SHRIMP - Solving Collision and Out of Vocabulary Problems in Mobile Predictive Input with Motion Gesture

Jingtao Wang, Shumin Zhai, and John Canny
ACM Human Factors in Computing Systems (2010)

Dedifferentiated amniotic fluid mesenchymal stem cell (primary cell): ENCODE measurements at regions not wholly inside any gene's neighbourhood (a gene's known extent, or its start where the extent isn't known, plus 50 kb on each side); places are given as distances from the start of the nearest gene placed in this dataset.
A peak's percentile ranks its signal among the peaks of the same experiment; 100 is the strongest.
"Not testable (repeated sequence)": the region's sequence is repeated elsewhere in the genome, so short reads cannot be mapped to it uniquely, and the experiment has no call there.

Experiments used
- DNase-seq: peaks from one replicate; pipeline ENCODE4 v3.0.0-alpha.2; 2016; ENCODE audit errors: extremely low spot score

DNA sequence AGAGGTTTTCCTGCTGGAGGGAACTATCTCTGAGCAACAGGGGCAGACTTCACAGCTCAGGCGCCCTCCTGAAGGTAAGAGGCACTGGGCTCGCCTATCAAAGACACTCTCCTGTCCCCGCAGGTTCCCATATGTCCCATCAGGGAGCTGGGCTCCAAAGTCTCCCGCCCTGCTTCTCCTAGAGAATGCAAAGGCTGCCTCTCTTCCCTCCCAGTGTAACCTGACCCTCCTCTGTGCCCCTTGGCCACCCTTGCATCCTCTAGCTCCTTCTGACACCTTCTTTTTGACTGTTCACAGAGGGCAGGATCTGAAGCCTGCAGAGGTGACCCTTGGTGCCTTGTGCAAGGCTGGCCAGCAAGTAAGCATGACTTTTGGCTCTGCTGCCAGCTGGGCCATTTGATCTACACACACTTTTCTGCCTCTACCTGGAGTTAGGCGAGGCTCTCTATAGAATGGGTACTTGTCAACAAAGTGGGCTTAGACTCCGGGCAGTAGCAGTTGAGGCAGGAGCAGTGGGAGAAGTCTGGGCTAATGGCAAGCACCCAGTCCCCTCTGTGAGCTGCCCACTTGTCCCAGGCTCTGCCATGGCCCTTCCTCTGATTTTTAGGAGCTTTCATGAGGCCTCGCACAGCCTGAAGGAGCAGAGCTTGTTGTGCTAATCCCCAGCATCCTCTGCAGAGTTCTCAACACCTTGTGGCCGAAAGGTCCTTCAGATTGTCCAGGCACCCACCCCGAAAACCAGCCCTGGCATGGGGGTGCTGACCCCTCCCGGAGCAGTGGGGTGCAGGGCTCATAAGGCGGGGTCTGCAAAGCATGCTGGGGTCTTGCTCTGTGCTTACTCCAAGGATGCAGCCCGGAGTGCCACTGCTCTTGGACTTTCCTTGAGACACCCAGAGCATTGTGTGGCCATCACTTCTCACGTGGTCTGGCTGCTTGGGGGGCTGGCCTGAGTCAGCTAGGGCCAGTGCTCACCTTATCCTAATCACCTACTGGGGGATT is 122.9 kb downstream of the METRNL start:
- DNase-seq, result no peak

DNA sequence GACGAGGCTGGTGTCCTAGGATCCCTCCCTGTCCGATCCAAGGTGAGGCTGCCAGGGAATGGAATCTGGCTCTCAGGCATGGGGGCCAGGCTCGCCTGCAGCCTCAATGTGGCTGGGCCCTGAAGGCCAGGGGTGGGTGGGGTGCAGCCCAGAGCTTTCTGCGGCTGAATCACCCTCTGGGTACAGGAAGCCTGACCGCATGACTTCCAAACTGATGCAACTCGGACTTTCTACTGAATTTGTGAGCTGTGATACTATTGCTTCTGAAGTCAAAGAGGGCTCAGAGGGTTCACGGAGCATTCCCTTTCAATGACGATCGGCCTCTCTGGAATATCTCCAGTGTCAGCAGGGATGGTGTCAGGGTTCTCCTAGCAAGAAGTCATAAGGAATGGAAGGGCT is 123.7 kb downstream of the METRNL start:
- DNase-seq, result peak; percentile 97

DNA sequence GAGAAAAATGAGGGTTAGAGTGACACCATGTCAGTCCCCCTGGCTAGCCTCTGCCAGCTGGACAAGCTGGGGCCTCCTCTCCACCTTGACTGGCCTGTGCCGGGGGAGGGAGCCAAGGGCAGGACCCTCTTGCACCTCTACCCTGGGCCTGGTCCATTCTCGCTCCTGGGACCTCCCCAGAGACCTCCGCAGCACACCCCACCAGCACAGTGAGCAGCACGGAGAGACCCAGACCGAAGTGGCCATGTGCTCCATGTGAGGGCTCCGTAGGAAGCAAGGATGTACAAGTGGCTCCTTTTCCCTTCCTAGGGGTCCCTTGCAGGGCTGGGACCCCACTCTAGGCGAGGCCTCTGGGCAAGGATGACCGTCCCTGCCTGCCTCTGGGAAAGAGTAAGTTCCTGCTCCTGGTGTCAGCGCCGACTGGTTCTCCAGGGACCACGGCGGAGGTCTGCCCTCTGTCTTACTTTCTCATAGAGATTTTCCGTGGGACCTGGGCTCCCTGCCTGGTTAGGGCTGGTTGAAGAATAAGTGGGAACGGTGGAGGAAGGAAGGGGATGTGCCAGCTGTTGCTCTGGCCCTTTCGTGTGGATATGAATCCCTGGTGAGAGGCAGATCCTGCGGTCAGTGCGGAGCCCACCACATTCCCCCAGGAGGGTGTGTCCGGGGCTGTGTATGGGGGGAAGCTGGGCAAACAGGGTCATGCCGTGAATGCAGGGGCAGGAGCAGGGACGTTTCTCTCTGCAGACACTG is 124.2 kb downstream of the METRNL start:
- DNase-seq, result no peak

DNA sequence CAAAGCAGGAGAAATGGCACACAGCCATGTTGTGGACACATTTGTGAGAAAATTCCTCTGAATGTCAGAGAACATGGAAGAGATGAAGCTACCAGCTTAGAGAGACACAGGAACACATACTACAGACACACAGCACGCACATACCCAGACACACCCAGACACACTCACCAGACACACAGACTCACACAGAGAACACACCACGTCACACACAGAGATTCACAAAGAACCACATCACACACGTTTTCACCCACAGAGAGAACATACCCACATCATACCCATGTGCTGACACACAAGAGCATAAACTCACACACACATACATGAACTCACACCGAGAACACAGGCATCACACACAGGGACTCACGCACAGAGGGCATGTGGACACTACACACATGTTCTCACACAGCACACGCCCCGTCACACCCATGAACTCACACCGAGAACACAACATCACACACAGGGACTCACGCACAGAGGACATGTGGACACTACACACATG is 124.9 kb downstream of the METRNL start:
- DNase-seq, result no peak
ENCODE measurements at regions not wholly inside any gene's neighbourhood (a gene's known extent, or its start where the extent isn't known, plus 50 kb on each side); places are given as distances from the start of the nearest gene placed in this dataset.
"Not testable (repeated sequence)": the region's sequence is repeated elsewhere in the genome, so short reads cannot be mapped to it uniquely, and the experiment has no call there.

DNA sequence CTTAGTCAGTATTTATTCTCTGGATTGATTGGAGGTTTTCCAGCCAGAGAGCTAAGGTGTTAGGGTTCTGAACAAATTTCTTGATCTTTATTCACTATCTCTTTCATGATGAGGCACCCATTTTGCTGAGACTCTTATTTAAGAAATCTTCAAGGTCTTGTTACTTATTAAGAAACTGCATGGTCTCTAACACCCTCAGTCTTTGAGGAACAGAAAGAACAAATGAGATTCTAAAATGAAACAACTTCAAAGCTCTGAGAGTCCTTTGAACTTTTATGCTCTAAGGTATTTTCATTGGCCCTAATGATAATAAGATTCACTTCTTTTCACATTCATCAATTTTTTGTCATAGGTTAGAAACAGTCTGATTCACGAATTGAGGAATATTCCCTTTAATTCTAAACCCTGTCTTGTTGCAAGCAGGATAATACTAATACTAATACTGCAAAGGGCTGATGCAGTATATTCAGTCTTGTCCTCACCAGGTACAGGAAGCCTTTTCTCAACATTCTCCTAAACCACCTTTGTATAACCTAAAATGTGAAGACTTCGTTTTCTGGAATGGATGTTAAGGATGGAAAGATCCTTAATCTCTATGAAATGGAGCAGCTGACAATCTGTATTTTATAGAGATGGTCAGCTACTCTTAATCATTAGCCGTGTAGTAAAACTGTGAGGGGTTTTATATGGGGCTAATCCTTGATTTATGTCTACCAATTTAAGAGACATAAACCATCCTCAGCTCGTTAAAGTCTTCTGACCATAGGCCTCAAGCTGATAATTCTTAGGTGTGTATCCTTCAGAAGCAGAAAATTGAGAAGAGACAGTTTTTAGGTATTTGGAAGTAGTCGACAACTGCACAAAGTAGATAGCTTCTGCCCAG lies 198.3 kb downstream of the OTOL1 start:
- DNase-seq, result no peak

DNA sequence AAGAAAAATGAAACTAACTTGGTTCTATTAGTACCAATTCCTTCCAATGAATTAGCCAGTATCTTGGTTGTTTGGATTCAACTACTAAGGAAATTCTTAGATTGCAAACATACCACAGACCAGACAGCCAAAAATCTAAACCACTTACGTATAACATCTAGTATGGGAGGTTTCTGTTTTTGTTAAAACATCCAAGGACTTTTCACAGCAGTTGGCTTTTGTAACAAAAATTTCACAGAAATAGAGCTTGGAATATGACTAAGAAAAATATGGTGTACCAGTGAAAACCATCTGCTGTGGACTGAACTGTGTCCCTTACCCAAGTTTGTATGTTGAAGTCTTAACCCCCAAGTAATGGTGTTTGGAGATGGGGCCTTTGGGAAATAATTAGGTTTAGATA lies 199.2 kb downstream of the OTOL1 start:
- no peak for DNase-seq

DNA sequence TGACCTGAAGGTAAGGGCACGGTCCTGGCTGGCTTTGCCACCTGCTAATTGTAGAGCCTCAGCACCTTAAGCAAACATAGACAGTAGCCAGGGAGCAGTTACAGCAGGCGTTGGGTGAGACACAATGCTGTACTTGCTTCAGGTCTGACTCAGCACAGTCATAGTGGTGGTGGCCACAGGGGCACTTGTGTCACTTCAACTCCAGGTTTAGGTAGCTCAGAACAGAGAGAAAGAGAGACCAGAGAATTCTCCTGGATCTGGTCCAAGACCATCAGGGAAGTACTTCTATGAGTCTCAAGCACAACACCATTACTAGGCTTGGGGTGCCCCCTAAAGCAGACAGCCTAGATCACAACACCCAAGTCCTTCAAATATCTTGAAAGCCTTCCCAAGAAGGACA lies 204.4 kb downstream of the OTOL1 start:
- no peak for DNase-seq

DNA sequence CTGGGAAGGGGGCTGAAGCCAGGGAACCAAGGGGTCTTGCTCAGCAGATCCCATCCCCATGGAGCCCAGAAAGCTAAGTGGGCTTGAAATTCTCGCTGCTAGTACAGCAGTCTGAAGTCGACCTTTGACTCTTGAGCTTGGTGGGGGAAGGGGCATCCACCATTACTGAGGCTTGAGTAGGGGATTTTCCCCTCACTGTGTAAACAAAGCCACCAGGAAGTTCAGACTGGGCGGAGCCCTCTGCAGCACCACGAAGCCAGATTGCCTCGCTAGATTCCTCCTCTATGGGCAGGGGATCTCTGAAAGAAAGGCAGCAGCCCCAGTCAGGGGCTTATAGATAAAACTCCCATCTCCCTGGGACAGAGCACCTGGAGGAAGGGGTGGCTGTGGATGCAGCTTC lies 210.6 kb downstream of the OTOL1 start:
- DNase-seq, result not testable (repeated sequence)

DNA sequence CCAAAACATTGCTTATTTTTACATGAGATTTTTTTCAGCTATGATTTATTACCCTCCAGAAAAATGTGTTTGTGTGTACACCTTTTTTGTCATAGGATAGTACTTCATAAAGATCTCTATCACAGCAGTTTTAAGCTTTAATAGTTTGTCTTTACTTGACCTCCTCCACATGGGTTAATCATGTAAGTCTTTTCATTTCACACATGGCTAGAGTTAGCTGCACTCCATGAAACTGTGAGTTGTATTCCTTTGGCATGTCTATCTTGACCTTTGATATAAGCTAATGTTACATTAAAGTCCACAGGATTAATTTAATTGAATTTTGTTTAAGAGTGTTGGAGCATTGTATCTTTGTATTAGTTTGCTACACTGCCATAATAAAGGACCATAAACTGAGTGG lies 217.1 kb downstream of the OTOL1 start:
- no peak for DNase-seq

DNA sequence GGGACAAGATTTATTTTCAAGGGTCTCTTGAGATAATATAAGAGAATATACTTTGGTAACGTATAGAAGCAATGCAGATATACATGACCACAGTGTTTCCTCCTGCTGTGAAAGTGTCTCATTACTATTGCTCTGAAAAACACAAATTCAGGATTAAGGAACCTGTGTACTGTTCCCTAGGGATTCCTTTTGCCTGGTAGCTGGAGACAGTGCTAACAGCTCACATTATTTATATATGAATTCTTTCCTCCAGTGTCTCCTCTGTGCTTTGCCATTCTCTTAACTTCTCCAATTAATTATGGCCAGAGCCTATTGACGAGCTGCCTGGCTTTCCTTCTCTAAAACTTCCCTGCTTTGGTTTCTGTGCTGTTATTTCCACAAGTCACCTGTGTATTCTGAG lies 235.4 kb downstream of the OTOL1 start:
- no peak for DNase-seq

Dictionary-based disambiguation (DBD) is a very popular solution for text entry on mobile phone keypads but suffers from two problems: 1. the resolution of encoding collision (two or more words sharing the same numeric key sequence) and 2. entering out-of-vocabulary (OOV) words. In this paper, we present SHRIMP, a system and method that addresses these two problems by integrating DBD with camera based motion sensing that enables the user to express preference through a tilting or movement gesture. SHRIMP (Small Handheld Rapid Input with Motion and Prediction) runs on camera phones equipped with a standard 12-key keypad. SHRIMP maintains the speed advantage of DBD driven predictive text input while enabling the user to overcome DBD collision and OOV problems seamlessly without even a mode switch. An initial empirical study demonstrates that SHRIMP can be learned very quickly, performed immediately faster than MultiTap and handled OOV words more efficiently than DBD.